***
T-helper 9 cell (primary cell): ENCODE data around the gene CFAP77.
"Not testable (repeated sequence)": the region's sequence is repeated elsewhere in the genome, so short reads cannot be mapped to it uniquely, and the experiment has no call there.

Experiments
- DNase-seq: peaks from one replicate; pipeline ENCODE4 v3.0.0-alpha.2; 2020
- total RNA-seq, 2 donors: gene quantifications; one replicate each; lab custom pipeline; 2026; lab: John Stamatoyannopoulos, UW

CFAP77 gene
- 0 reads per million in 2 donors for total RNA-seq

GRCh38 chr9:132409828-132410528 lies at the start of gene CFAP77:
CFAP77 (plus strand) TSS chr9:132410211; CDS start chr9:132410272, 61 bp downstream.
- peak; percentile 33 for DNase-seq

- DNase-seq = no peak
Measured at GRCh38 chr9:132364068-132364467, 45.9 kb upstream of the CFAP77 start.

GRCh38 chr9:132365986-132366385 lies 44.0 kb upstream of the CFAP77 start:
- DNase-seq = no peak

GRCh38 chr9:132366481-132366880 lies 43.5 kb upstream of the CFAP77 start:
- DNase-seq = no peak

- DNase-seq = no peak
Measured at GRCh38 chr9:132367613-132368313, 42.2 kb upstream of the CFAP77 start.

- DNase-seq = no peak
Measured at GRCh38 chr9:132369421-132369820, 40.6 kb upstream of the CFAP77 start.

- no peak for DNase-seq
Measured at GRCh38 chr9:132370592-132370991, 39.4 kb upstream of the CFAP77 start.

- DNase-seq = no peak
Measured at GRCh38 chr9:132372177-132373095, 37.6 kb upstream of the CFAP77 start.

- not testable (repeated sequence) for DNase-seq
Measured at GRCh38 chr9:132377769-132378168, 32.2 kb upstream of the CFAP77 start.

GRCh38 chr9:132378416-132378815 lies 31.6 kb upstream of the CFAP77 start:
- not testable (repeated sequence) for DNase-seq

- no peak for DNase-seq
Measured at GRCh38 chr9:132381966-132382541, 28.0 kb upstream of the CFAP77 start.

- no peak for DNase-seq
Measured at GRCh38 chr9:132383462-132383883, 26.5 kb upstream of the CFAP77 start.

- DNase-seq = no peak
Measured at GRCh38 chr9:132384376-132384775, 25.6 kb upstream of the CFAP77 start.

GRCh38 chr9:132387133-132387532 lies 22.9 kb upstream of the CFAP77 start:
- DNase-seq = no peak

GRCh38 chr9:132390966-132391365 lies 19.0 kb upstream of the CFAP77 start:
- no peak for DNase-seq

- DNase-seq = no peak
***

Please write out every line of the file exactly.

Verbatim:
T-helper 9 cell (primary cell): ENCODE data around the gene CFAP77.
"Not testable (repeated sequence)": the region's sequence is repeated elsewhere in the genome, so short reads cannot be mapped to it uniquely, and the experiment has no call there.

Experiments
- DNase-seq: peaks from one replicate; pipeline ENCODE4 v3.0.0-alpha.2; 2020
- total RNA-seq, 2 donors: gene quantifications; one replicate each; lab custom pipeline; 2026; lab: John Stamatoyannopoulos, UW

CFAP77 gene
- 0 reads per million in 2 donors for total RNA-seq

GRCh38 chr9:132409828-132410528 lies at the start of gene CFAP77:
CFAP77 (plus strand) TSS chr9:132410211; CDS start chr9:132410272, 61 bp downstream.
- peak; percentile 33 for DNase-seq

- DNase-seq = no peak
Measured at GRCh38 chr9:132364068-132364467, 45.9 kb upstream of the CFAP77 start.

GRCh38 chr9:132365986-132366385 lies 44.0 kb upstream of the CFAP77 start:
- DNase-seq = no peak

GRCh38 chr9:132366481-132366880 lies 43.5 kb upstream of the CFAP77 start:
- DNase-seq = no peak

- DNase-seq = no peak
Measured at GRCh38 chr9:132367613-132368313, 42.2 kb upstream of the CFAP77 start.

- DNase-seq = no peak
Measured at GRCh38 chr9:132369421-132369820, 40.6 kb upstream of the CFAP77 start.

- no peak for DNase-seq
Measured at GRCh38 chr9:132370592-132370991, 39.4 kb upstream of the CFAP77 start.

- DNase-seq = no peak
Measured at GRCh38 chr9:132372177-132373095, 37.6 kb upstream of the CFAP77 start.

- not testable (repeated sequence) for DNase-seq
Measured at GRCh38 chr9:132377769-132378168, 32.2 kb upstream of the CFAP77 start.

GRCh38 chr9:132378416-132378815 lies 31.6 kb upstream of the CFAP77 start:
- not testable (repeated sequence) for DNase-seq

- no peak for DNase-seq
Measured at GRCh38 chr9:132381966-132382541, 28.0 kb upstream of the CFAP77 start.

- no peak for DNase-seq
Measured at GRCh38 chr9:132383462-132383883, 26.5 kb upstream of the CFAP77 start.

- DNase-seq = no peak
Measured at GRCh38 chr9:132384376-132384775, 25.6 kb upstream of the CFAP77 start.

GRCh38 chr9:132387133-132387532 lies 22.9 kb upstream of the CFAP77 start:
- DNase-seq = no peak

GRCh38 chr9:132390966-132391365 lies 19.0 kb upstream of the CFAP77 start:
- no peak for DNase-seq

- DNase-seq = no peak